The balance of power has shifted on the Hawke's Bay Regional Council with three candidates promoted by the Growers Action Group being elected and a fourth likely to gain a seat.
The election result means there will be a new group of councillors who have been critical of a lack of information on the Ruataniwha Dam proposal.
The Growers Action Group, which was angry about the council's water-management policies during last summer's drought, staged a tractor protest and billboard campaign to unseat councillors.
Three of its preferred candidates have been elected, and a fourth, Tom Bedford, a leading critic of the dam, has overtaken the incumbent councillor Kevin Rose after late votes were counted.
On Saturday, Mr Rose led Tom Belford by 16 votes, but after about 700 late votes were counted Mr Belford now has a 46-vote lead. Returning officer Carol Gilbertson says it is unlikely that the result will change, but a final result can't be declared until Wednesday when up to 100 special votes are counted.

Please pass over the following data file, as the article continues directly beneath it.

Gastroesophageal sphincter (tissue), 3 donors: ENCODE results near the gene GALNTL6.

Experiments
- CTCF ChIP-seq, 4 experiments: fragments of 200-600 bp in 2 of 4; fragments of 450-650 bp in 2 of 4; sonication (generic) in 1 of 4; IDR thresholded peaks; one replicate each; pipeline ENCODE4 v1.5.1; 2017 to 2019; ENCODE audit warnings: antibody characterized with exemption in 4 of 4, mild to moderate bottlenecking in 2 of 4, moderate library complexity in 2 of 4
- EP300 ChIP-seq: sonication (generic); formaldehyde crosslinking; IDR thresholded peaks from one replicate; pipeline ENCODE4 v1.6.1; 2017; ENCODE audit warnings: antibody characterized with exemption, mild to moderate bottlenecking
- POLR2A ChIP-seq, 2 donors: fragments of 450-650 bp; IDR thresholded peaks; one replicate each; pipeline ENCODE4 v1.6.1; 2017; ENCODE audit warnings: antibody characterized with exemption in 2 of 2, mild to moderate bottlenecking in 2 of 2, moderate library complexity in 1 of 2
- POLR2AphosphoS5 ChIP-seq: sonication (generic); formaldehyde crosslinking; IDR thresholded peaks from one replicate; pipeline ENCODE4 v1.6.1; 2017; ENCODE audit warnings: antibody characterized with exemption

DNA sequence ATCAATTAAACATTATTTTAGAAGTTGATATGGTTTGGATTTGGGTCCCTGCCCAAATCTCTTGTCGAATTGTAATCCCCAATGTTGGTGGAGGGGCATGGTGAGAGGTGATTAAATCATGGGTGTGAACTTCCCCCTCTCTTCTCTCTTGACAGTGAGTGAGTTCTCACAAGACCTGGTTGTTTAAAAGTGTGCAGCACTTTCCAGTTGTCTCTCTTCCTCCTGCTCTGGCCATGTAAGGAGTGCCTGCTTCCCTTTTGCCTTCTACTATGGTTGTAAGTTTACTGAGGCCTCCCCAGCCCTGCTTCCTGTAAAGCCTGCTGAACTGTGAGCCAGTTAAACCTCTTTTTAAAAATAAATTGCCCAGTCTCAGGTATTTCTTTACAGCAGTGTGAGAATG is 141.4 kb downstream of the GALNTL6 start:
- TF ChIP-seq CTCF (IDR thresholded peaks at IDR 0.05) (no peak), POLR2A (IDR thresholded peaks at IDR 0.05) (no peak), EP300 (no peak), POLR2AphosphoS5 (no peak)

The new nine-member regional council will vote next year on whether to proceed with the $600 million water storage project, provided it gets resource consent from the Board of Inquiry currently considering it.
Fenton Wilson, who chaired the council in the previous term, says it was one of the first times Hawke's Bay has seen a big money campaign and it did influence the outcome.
But says the new councillors are talented, and he thinks the council will be able to debate the issues and make good decisions.
Mr Wilson says the new councillors will have much reading to do to get up-to-speed with the proposed $600 million Ruataniwha water storage project.